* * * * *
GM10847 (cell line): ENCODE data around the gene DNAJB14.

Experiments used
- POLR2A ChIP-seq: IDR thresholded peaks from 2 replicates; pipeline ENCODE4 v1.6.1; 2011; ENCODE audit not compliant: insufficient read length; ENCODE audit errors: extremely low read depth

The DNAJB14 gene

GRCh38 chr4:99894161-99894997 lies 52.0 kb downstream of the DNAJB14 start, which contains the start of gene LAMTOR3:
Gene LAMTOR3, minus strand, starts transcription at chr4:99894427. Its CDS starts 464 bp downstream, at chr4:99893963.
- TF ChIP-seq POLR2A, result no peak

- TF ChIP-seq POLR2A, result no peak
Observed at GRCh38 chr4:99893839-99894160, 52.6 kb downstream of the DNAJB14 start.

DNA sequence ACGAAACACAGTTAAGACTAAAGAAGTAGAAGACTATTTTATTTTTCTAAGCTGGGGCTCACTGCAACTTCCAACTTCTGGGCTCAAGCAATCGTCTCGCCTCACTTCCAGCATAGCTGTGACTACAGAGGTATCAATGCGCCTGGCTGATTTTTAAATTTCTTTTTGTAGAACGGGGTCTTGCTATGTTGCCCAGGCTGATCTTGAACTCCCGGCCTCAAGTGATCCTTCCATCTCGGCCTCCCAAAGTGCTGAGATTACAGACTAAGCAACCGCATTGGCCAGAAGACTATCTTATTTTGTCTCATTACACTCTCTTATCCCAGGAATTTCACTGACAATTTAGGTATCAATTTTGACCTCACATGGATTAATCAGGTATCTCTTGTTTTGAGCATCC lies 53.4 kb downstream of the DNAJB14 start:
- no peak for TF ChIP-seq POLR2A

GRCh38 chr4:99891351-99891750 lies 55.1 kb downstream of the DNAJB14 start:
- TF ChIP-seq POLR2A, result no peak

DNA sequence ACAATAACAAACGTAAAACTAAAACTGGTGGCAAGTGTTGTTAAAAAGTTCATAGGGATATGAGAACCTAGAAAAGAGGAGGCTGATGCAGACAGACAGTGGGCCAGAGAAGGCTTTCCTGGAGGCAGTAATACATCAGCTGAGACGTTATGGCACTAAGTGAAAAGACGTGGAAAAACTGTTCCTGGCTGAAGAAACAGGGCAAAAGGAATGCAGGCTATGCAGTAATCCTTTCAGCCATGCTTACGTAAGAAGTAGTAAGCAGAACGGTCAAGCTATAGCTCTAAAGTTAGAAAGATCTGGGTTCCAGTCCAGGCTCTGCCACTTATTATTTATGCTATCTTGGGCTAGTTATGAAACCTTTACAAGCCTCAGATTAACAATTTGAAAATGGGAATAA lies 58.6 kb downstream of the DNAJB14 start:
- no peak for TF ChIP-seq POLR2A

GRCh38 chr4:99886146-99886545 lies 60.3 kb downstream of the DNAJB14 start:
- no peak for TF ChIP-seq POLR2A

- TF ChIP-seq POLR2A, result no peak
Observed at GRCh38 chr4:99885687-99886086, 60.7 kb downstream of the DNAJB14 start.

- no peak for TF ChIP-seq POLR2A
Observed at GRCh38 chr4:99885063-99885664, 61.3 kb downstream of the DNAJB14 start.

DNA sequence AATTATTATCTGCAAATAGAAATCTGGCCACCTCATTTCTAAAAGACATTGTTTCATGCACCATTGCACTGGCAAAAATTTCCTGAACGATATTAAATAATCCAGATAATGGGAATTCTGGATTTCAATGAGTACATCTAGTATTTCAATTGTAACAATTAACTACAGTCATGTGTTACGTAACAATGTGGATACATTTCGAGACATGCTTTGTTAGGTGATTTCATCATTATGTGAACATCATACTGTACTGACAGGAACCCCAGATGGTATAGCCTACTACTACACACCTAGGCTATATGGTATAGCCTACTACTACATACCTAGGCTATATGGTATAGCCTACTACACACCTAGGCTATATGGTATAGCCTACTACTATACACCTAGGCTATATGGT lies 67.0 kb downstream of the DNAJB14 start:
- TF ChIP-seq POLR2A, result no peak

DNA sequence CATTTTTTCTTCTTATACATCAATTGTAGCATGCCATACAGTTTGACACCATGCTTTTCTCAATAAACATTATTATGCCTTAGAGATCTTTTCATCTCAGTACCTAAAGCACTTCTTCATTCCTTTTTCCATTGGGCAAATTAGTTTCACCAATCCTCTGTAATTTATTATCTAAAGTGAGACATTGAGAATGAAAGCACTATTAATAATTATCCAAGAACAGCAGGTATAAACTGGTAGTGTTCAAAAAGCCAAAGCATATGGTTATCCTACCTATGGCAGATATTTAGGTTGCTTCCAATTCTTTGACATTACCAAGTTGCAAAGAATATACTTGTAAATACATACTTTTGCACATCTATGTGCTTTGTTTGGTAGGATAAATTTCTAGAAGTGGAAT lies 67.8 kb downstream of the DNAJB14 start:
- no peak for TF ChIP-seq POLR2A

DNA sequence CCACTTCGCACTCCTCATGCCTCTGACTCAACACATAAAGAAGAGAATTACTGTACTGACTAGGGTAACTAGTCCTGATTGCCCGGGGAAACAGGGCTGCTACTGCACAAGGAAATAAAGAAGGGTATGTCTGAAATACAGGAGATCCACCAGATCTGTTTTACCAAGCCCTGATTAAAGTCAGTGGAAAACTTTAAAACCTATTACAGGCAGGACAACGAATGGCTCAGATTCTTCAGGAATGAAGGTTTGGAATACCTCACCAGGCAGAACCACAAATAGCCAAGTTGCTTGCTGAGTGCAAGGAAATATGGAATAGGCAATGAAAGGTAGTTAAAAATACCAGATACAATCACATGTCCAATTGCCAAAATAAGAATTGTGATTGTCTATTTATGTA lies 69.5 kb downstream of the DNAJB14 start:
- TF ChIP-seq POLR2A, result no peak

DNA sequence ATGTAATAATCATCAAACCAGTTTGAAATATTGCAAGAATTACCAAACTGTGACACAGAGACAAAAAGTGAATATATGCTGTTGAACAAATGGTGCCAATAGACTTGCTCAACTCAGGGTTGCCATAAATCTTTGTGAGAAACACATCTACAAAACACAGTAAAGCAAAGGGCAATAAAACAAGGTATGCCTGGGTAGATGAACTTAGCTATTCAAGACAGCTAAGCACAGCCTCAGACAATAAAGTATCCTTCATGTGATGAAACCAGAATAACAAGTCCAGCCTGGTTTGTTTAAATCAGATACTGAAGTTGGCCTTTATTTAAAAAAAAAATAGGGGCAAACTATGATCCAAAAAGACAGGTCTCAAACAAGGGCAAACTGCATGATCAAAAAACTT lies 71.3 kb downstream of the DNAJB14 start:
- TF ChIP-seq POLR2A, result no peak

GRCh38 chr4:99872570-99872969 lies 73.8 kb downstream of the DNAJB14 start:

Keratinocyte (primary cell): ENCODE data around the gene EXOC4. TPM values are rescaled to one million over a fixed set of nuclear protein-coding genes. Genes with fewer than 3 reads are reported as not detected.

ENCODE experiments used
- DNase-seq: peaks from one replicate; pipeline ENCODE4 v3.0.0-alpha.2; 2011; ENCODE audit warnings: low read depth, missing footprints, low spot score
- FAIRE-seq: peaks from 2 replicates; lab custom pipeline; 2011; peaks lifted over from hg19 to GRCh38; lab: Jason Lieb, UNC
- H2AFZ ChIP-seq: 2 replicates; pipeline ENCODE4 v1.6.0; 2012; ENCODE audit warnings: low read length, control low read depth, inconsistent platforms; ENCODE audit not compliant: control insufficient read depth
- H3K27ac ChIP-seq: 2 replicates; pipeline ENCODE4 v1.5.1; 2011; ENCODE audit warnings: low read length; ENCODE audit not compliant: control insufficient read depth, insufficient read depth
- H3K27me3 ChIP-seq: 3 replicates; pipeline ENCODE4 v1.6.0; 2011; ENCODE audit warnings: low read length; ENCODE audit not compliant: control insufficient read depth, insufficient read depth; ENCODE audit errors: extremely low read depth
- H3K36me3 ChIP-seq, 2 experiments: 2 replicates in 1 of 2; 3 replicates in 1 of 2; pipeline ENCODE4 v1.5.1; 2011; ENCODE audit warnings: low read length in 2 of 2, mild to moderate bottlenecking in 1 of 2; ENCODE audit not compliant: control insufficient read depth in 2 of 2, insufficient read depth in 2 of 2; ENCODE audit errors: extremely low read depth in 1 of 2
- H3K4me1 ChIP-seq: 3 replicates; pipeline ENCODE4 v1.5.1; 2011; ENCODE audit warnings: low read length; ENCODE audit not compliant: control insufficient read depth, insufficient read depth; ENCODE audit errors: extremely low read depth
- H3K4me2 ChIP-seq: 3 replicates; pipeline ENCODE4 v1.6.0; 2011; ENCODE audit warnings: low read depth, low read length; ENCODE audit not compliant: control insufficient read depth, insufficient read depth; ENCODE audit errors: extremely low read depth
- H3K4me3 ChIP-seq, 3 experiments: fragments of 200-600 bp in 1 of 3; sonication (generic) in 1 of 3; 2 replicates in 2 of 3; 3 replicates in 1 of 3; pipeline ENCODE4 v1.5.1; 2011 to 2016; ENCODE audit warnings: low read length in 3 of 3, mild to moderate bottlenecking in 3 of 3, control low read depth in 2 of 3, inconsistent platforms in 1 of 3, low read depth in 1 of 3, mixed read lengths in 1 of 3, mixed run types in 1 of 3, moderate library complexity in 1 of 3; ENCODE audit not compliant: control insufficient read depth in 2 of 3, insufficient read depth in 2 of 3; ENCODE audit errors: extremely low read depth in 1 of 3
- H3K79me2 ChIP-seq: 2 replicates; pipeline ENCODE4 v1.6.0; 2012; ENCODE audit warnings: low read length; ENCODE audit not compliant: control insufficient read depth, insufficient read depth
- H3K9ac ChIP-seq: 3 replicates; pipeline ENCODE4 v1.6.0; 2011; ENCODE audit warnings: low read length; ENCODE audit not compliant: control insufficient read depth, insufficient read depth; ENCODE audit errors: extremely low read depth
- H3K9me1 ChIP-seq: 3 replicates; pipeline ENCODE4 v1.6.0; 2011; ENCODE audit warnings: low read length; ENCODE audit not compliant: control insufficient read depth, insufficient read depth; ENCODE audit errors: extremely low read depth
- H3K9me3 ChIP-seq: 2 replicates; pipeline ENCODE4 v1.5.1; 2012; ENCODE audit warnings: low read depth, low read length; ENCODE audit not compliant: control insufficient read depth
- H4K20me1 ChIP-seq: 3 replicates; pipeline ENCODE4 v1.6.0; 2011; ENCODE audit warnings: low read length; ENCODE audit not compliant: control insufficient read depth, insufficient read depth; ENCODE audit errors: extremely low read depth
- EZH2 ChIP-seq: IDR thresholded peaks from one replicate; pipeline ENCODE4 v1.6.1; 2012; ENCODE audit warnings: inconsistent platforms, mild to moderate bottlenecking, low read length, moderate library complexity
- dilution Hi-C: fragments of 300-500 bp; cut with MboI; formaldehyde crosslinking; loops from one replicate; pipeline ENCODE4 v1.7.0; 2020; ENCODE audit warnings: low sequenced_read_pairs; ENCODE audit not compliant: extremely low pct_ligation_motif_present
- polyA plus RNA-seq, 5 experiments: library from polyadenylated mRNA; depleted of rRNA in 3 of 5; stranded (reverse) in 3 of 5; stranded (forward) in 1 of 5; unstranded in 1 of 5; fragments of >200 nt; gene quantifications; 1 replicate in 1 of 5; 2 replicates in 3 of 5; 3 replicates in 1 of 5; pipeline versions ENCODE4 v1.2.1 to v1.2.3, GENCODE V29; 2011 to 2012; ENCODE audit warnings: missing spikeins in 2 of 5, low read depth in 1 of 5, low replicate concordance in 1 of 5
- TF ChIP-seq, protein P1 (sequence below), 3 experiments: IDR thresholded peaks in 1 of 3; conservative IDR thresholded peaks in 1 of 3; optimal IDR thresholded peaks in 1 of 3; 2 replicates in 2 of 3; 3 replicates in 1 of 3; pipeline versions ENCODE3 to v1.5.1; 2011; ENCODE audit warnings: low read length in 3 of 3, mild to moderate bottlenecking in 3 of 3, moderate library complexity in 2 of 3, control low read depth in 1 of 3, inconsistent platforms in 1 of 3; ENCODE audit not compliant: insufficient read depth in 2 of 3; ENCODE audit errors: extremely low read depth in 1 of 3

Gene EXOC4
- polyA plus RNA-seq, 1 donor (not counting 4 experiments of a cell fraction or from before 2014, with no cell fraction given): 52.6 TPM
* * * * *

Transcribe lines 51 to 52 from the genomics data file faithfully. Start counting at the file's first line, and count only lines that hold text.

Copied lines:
Gene EXOC4
- polyA plus RNA-seq, 1 donor (not counting 4 experiments of a cell fraction or from before 2014, with no cell fraction given): 52.6 TPM